Resilient growth

With U.S. CEOs committed to global expansion amid concerns about how long the current economic expansion can continue, it is crucial for organizations to attempt resilient growth. Such resilience can be attained by:

  • Incorporating sustainable growth goals in their strategies, and creating value in the communities they operate in and the markets they target. 

  • Continued focus on internal innovation and R&D investments, especially when it comes to their core assets and services.  

  • When forming partnerships and merging with other companies, CEOs can help align market opportunities and shared strategy, defining each party’s operational execution roles and assessing the ability to unite corporate cultures. Using data analytics tools in the process of M&A for more precise due diligence can help better understand a prospective partner.  

Redefining resilience

CEOs are facing a disruption dilemma—they acknowledge that their organizations’ growth relies on their ability to challenge and disrupt any business model, but are less inclined to do so than a year ago. They also understand that being too slow in business leads to irrelevance. To achieve resilience, they need to first redefine it by: 

  • Making agility—defined as a set of mature innovation processes—a top capability that helps ensure companies are able to respond to new market disruption as part of normal business activity and keeping the pace inside the company at least on par with the external pace of change.

  • Adopting a broad view of agility that includes integration of the innovation process with funding and outcomes tracking and creating an innovation process that is repeatable, scalable and pervasive.

  • Continued focus on constant review and improvement of innovation structures and creating formal innovation frameworks that incorporate the latest technologies in the process of innovation itself.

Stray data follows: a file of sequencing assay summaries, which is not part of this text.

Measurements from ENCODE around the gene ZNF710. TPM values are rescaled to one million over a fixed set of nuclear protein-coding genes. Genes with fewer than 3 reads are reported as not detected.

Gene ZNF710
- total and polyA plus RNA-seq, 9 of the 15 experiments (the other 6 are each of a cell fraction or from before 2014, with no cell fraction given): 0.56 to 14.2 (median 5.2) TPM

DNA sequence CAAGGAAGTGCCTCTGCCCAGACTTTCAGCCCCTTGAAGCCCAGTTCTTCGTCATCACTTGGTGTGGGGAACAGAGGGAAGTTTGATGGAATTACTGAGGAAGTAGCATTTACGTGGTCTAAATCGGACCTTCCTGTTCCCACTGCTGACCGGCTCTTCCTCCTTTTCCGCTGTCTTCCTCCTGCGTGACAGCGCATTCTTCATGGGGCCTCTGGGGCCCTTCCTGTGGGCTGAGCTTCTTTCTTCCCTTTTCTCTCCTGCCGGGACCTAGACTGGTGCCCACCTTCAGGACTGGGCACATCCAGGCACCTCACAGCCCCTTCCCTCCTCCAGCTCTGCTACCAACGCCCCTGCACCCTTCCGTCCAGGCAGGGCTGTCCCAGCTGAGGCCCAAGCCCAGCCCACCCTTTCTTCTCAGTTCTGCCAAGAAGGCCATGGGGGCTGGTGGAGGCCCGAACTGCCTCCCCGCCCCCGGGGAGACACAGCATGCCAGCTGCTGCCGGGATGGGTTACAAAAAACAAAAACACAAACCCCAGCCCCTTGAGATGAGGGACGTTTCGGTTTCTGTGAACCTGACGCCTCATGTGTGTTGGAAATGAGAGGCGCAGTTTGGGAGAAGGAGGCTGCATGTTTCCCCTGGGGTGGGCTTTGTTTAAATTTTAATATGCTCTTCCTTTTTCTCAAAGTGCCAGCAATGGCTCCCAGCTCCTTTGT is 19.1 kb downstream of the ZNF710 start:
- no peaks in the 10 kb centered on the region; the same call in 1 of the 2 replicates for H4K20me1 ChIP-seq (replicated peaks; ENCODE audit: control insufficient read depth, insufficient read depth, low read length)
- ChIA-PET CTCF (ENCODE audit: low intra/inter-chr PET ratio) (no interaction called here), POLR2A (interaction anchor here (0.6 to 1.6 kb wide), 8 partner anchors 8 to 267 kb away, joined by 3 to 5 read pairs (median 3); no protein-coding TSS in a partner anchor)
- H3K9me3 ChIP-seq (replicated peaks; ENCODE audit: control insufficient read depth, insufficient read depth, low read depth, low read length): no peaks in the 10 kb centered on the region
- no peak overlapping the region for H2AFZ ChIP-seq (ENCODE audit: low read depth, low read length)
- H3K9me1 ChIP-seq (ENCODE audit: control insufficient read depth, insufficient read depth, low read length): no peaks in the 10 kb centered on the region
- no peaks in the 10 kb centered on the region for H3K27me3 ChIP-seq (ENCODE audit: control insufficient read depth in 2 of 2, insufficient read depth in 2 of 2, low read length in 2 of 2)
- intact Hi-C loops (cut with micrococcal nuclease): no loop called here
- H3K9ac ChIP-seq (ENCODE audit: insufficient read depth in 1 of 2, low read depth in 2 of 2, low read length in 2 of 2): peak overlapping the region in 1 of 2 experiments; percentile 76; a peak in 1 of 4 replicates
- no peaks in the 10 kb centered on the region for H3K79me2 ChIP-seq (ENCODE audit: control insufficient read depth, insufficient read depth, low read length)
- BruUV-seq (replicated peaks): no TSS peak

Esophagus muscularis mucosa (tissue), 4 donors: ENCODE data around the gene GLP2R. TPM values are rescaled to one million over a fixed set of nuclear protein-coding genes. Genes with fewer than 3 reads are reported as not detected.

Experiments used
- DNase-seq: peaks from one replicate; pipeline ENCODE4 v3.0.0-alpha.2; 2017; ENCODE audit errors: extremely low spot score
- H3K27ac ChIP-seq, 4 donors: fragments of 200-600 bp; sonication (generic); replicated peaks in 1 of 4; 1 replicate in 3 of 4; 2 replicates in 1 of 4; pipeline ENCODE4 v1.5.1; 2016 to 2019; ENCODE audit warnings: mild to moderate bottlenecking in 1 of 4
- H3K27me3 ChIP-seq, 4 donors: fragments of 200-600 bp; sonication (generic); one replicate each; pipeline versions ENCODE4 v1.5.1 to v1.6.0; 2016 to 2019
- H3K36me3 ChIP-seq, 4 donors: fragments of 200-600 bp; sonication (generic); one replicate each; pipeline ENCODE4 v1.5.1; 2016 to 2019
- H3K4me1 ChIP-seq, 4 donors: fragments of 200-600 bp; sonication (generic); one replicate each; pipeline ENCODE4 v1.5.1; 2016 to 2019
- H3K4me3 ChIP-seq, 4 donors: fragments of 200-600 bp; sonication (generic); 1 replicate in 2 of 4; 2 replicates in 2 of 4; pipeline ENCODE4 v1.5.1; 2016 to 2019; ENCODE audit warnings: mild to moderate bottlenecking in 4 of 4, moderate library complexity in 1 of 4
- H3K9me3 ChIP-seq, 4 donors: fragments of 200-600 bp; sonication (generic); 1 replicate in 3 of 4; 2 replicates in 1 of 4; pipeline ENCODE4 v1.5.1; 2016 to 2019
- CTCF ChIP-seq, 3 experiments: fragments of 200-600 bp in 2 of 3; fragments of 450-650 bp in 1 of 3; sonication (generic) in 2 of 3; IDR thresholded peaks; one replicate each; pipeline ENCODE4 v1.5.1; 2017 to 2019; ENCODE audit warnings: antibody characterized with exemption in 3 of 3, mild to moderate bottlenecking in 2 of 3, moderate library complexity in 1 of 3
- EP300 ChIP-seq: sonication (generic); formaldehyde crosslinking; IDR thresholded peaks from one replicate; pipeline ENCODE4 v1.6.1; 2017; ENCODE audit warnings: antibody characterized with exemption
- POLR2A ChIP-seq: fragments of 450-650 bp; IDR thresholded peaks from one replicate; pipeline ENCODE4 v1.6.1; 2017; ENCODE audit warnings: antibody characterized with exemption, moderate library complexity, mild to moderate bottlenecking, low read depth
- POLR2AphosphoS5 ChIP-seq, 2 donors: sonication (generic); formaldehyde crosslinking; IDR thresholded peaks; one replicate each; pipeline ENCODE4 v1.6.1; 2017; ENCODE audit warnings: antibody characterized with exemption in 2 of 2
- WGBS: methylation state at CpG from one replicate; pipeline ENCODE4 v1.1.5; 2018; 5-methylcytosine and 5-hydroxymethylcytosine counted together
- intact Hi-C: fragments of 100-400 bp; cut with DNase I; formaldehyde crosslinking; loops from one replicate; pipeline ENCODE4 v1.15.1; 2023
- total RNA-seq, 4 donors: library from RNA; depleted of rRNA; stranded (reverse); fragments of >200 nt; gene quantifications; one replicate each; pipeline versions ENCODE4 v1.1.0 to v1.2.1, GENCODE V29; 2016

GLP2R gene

Technology resilience

Technology is a key driver of disruption and it is also the top risk. Thus, the ability to balance technology’s risks and opportunities is imperative for staying competitive and engendering the trust of stakeholders. CEOs are: 

  • Recognizing that advanced technology implementations are a multi-step process, and the complexity, scope and timelines of such projects can be a moving target. Adjustments in implementation schedules can be caused by identifying new uses and areas that new technologies can impact. 

  • When possible, gaining the early mover advantage. It is key, especially with technologies such as AI.  Organizations that gain this advantage will likely find themselves in a much better position to expand their business. 

  • Embedding cyber security in the overall change programs. Cyber security needs to be aligned with enterprise risk and not viewed as a standalone solution and also can be positioned as a competitive advantage to gain stakeholders’ trust.

Workforce and customer resilience

CEOs recognize that in this technology-driven era, it all comes down to people. Creating shareholder value starts with creating value for all stakeholders. To this end, the “people first” approach should include:  

  • Constant modernization of the workforce, and a holistic approach that combines strategic hiring and skills development; upskilling and reskilling the current workforce to deal with technologies that might be perceived as posing a threat to their jobs; and creating a purpose-driven company in which employees become highly engaged in their work and are rewarded for their creative engagement.

  • Constant focus on furthering the understanding of customer expectations and recalibrating customer experience to deliver profitable growth and aligning the company’s values with customers’ values.